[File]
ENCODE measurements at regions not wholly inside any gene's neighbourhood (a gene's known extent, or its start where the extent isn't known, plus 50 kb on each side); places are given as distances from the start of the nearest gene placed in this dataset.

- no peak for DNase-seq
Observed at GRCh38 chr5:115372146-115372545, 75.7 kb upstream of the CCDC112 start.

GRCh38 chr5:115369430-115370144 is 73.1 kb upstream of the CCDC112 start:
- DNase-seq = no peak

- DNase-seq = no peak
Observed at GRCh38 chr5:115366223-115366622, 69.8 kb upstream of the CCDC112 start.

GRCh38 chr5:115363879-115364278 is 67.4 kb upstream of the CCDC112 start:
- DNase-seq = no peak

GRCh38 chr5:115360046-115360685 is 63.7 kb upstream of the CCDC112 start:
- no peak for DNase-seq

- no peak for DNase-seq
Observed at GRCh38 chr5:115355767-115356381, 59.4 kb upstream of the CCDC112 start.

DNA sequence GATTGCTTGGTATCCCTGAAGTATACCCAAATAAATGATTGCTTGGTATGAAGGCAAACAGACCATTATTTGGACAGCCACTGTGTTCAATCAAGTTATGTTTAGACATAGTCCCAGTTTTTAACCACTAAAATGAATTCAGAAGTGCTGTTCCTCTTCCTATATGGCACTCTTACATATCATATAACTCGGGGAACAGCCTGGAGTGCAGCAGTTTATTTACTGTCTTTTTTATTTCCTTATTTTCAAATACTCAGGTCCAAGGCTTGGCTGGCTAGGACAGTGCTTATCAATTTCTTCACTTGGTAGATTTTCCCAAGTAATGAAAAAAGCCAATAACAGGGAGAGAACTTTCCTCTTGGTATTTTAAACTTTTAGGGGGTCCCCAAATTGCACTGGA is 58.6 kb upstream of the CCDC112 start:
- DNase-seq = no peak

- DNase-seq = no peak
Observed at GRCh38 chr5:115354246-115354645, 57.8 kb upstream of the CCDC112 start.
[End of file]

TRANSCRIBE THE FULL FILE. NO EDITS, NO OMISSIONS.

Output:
ENCODE measurements at regions not wholly inside any gene's neighbourhood (a gene's known extent, or its start where the extent isn't known, plus 50 kb on each side); places are given as distances from the start of the nearest gene placed in this dataset.

- no peak for DNase-seq
Observed at GRCh38 chr5:115372146-115372545, 75.7 kb upstream of the CCDC112 start.

GRCh38 chr5:115369430-115370144 is 73.1 kb upstream of the CCDC112 start:
- DNase-seq = no peak

- DNase-seq = no peak
Observed at GRCh38 chr5:115366223-115366622, 69.8 kb upstream of the CCDC112 start.

GRCh38 chr5:115363879-115364278 is 67.4 kb upstream of the CCDC112 start:
- DNase-seq = no peak

GRCh38 chr5:115360046-115360685 is 63.7 kb upstream of the CCDC112 start:
- no peak for DNase-seq

- no peak for DNase-seq
Observed at GRCh38 chr5:115355767-115356381, 59.4 kb upstream of the CCDC112 start.

DNA sequence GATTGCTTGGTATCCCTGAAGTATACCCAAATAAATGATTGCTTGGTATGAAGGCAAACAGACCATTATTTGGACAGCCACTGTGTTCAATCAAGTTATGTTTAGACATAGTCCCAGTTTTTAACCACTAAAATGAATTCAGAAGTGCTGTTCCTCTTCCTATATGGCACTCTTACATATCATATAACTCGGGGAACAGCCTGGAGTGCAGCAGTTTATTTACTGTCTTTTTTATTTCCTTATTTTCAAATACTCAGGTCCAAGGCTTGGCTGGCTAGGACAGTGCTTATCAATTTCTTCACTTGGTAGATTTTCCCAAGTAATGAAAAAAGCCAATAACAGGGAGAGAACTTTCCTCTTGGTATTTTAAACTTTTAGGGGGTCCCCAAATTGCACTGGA is 58.6 kb upstream of the CCDC112 start:
- DNase-seq = no peak

- DNase-seq = no peak
Observed at GRCh38 chr5:115354246-115354645, 57.8 kb upstream of the CCDC112 start.